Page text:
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Author: Oliver Dreon, PhD

Taking Collaboration Seriously
online group work
writing on sticky note

Sarah Rose Cavanagh’s book The Spark of Learning (2016) teaches how student control and value is central to learning. Control-value theory was first conceptualized by Pekrun (2006), who defined it as being

based on the premise that appraisals of control and values are central to the arousal of achievement emotions, including activity-related emotions such as enjoyment, frustration, and boredom experienced at learning, as well as outcome emotions such as joy, hope, pride, anxiety, hopelessness, shame, and anger relating to success or failure. (p. 315)

In other words, achievement emotions that accompany learning influence the degree of learning, and these achievement emotions are heavily influenced by student feelings of control and value. In a classroom environment, students must “feel in control of the activities and outcomes that are important to them” and that “the activity or material represents meaning or worth” (Cavanagh, 2016, p. 148). Thus, it behooves faculty to inject measures of control and value into their classroom activities. Here are a few simple steps for doing so.

Include checklists

Checklists are an easy first step to help students develop a sense of a control over their learning. While I’m sure most online instructors see their instructions as being coherent and concise, well-defined checklists can make expectations clear for students and help them monitor their progress in completing what is expected of them. Checklists can also help students to reflect on they learn and to self-regulate their learning. For example, in each module in my online class, I list the specific tasks students need to complete and those tasks’ deadlines. Identifying each task in a simple list helps students monitor their progress and develop a sense of control over their learning and success.

Use screencasts

Many online instructors use screencasts to record personal introductions to their online courses or provide week-to-week overviews. But screencasts can also be a strategy to build student control by giving them the tools to do new things. For example, an instructor might assign a project using complex spreadsheet functionality and scaffold the project with a screencast explaining relevant spreadsheet functions in detail. They might also assign students to do unique types of online database searches that they teach with a screencast tutorial. Whatever your focus, consider the overall learning goals your assignments serve, and use screencasts to support student progress at every step.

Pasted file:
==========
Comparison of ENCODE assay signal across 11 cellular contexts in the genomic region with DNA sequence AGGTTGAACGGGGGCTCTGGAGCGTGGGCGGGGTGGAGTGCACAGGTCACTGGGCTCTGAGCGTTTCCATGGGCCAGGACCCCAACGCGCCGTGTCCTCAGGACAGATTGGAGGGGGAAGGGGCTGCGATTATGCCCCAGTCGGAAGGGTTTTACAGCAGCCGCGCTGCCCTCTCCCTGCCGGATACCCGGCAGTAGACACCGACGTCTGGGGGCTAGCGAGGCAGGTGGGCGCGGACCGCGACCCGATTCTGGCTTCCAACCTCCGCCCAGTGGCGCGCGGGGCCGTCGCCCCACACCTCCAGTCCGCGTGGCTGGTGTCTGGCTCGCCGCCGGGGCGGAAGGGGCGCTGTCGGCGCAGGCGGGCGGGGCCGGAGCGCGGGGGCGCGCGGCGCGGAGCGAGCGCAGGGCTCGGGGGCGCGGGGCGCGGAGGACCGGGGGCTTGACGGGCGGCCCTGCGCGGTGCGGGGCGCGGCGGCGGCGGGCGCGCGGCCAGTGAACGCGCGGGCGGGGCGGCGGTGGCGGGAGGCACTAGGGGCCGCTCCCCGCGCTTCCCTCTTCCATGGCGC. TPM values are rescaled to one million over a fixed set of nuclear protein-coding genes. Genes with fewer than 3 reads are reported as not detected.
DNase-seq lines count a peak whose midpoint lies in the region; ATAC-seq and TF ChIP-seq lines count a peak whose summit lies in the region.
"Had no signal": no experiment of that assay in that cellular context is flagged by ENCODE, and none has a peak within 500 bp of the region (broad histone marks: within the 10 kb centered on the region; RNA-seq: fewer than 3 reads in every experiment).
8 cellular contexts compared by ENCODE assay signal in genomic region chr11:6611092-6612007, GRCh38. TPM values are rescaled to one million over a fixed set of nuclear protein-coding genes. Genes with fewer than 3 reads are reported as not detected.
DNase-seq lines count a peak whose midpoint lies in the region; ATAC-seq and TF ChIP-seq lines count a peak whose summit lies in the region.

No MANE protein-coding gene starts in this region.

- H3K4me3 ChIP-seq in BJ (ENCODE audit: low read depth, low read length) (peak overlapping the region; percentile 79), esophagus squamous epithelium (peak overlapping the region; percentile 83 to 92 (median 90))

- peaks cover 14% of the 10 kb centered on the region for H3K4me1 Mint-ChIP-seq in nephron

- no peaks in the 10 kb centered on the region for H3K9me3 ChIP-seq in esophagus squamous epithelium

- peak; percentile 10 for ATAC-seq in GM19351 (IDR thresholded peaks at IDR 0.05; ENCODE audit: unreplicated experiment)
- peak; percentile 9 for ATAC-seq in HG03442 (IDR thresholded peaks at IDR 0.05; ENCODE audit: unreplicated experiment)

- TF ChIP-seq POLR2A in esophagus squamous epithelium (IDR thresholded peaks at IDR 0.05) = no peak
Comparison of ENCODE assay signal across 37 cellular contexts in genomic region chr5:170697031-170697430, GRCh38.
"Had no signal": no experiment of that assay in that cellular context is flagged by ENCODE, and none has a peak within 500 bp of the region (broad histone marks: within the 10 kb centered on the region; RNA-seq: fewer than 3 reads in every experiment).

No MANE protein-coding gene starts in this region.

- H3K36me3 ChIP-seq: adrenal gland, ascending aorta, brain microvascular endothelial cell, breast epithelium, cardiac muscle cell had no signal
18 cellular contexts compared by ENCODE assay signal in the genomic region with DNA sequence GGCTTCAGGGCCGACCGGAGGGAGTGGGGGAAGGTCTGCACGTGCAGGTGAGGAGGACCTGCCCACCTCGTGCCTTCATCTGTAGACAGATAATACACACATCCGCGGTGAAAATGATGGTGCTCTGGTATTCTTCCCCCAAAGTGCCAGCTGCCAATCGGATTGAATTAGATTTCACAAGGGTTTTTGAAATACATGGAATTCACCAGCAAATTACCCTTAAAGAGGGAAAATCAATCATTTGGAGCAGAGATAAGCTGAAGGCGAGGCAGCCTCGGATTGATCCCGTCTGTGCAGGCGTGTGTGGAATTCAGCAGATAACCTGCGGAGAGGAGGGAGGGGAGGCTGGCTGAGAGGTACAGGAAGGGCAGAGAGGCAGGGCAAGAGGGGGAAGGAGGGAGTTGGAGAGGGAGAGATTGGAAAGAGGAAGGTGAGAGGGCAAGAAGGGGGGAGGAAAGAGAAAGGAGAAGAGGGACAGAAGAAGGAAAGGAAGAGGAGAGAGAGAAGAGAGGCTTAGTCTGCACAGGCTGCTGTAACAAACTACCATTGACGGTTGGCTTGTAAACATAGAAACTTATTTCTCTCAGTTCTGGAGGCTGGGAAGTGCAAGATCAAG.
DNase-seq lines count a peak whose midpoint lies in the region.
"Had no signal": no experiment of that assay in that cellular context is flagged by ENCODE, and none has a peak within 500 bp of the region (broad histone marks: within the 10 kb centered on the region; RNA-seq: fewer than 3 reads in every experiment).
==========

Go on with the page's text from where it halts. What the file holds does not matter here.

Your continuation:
Make broader course connections

While we’d all like to believe that our students learn for the sake of learning, we need to help them see the relevance of course content. To foster students’ value appraisals, look at ways your online assignments can apply to their real lives or to their future academic or career goals. For example, one simple strategy to help students find relevance is to ask them to consider how they might use the course content in their future careers. Including this forward-thinking, reflective element in an assignment can help students better recognize the value of the content you’re teaching and increase their motivation to learn.

Provide student choice

Student choice is a great way to foster both student control and value in an online class and can be integrated in myriad ways. For example, you can allow students to choose which topics they research or which assignments they submit for credit. You can also let students choose how they submit an assignment. When given a choice, some students may submit a written paper while others record a video. By offering these choices, instructors increase students’ control over their learning and help them recognize the value and importance of their work.

Reflecting on control-value theory a little more, I can think of many times during my teaching career when an assignment or a lesson didn’t go particularly well. In each instance, however, I can now see how elements of control and value played a role in my instructional missteps. Maybe I didn’t give clear enough directions for students to understand my expectations, and as a result they didn’t feel in control over their success. Or maybe I didn’t help the students see the assignment’s relevance, and so they were less motivated to complete the work. By focusing on elements of student control and value, I now see the powerful impact that the affective dimensions of learning have on student success in my online and face-to-face classes.


Cavanagh, S. R. (2016). The spark of learning: Energizing the college classroom with the science of emotion. Morgantown: West Virginia University Press.

Pekrun, R. (2006). The control-value theory of achievement emotions: Assumptions, corollaries, and implications for educational research and practice. Educational Psychology Review, 18(4), 315–341. https://doi.org/10.1007/s10648-006-9029-9

Oliver Dreon, PhD, is a professor of educational foundations and director of the Center for Academic Excellence at Millersville University.